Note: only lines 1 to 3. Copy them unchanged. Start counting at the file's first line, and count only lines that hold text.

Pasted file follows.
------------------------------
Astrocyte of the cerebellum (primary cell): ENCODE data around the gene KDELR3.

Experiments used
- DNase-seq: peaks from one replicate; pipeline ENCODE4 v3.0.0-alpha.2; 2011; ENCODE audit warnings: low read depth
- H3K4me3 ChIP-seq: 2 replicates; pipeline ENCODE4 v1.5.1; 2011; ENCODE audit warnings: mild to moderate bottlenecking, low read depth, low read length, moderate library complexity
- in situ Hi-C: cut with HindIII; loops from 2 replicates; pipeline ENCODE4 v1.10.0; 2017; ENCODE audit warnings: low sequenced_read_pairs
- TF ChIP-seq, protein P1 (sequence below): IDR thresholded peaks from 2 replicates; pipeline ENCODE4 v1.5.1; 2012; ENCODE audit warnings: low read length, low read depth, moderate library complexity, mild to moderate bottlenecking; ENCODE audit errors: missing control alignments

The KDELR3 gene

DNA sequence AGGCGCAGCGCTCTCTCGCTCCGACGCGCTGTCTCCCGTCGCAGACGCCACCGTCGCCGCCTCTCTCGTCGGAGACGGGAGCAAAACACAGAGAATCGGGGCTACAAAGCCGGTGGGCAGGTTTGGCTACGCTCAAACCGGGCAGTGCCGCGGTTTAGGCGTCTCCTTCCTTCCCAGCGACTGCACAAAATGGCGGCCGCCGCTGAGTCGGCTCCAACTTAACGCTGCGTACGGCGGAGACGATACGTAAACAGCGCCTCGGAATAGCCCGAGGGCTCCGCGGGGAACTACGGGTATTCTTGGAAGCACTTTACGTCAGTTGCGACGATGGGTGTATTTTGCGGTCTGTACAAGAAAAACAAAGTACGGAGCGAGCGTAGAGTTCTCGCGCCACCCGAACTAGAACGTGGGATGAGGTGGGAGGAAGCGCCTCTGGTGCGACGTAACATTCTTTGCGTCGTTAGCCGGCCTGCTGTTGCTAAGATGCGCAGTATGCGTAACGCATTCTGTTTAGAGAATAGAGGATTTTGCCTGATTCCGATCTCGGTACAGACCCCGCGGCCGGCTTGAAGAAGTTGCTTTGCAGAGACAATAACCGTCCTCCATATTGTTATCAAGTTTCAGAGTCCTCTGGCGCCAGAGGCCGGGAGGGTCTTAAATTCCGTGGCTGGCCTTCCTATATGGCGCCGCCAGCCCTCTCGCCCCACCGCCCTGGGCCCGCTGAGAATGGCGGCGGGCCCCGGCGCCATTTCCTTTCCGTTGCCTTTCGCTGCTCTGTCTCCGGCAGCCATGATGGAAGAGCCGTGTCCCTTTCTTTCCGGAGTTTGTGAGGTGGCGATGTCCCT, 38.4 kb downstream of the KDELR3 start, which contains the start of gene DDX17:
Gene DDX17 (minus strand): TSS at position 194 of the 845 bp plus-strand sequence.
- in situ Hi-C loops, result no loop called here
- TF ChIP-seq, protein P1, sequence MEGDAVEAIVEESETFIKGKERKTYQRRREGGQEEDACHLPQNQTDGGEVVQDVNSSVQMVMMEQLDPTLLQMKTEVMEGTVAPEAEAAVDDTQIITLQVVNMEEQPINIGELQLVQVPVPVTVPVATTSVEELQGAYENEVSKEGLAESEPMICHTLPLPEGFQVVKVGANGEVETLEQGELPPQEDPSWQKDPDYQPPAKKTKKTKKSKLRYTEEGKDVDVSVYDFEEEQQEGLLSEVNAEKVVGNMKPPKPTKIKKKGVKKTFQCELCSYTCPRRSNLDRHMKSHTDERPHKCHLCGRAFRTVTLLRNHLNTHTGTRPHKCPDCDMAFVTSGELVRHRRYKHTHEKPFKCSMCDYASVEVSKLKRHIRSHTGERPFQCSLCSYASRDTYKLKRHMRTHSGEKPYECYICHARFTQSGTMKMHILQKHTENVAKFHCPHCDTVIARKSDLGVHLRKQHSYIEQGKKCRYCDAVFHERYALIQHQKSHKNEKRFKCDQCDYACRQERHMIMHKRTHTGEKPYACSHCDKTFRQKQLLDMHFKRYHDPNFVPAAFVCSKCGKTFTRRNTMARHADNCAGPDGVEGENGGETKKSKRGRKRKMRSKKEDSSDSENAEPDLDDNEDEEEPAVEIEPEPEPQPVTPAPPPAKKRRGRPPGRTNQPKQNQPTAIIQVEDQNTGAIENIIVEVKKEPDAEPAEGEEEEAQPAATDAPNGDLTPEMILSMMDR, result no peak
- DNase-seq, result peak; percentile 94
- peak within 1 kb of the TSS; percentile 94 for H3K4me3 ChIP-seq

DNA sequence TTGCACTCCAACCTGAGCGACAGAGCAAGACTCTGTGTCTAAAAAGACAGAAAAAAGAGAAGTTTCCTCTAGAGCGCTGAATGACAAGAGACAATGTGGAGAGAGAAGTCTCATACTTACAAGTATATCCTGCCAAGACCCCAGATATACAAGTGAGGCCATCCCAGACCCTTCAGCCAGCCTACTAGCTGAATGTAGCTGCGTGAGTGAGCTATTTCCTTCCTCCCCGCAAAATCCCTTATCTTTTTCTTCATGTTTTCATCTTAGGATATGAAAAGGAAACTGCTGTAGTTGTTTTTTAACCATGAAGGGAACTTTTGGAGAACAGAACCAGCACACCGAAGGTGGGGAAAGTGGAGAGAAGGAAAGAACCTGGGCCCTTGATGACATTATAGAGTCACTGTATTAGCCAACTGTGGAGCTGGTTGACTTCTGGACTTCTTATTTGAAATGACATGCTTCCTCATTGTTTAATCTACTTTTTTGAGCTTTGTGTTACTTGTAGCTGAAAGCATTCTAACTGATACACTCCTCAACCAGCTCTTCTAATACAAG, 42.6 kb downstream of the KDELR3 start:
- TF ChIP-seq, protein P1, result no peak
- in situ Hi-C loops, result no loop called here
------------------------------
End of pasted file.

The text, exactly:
Astrocyte of the cerebellum (primary cell): ENCODE data around the gene KDELR3.

Experiments used
- DNase-seq: peaks from one replicate; pipeline ENCODE4 v3.0.0-alpha.2; 2011; ENCODE audit warnings: low read depth